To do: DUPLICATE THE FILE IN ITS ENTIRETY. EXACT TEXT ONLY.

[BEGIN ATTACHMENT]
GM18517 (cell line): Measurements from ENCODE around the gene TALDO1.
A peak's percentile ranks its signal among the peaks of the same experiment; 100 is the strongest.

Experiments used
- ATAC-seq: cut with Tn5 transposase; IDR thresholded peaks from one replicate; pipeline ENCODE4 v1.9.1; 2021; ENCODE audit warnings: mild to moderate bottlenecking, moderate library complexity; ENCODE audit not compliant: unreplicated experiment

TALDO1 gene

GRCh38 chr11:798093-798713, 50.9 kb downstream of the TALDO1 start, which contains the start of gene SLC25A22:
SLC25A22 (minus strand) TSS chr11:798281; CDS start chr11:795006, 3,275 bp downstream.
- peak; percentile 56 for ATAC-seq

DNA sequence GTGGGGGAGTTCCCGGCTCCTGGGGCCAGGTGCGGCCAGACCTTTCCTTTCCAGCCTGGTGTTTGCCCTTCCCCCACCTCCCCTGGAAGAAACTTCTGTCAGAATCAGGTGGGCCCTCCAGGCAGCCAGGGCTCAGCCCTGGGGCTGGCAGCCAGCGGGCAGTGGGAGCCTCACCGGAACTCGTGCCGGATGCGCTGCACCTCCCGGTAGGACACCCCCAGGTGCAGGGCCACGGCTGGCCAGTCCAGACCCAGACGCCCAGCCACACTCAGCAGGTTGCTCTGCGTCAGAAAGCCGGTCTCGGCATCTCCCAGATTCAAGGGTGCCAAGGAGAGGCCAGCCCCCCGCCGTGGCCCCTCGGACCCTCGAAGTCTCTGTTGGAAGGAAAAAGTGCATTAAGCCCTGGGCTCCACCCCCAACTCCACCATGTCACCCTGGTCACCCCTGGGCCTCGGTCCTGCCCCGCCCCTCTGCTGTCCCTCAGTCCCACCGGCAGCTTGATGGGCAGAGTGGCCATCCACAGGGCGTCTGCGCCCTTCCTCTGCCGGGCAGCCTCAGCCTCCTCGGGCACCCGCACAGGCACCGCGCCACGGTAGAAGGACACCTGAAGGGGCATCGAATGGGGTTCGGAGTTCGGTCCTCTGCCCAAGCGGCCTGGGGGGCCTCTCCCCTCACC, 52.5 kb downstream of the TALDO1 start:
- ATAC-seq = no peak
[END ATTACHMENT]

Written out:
GM18517 (cell line): Measurements from ENCODE around the gene TALDO1.
A peak's percentile ranks its signal among the peaks of the same experiment; 100 is the strongest.

Experiments used
- ATAC-seq: cut with Tn5 transposase; IDR thresholded peaks from one replicate; pipeline ENCODE4 v1.9.1; 2021; ENCODE audit warnings: mild to moderate bottlenecking, moderate library complexity; ENCODE audit not compliant: unreplicated experiment

TALDO1 gene

GRCh38 chr11:798093-798713, 50.9 kb downstream of the TALDO1 start, which contains the start of gene SLC25A22:
SLC25A22 (minus strand) TSS chr11:798281; CDS start chr11:795006, 3,275 bp downstream.
- peak; percentile 56 for ATAC-seq

DNA sequence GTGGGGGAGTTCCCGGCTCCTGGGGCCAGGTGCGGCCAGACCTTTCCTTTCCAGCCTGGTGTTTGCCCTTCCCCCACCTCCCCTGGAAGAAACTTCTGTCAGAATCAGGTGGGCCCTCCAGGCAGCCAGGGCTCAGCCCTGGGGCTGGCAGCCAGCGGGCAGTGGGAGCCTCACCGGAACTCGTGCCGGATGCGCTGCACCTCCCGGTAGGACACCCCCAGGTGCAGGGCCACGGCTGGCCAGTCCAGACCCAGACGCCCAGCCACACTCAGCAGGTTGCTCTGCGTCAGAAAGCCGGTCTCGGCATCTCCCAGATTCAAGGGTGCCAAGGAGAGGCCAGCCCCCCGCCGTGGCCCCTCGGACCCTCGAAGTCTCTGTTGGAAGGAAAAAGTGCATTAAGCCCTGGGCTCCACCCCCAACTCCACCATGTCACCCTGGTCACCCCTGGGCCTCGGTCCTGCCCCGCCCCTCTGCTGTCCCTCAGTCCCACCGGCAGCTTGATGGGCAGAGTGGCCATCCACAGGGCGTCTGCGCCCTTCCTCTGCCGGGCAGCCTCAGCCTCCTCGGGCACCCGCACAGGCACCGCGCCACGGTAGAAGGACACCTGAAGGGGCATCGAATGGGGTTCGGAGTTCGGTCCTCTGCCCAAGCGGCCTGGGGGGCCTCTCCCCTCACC, 52.5 kb downstream of the TALDO1 start:
- ATAC-seq = no peak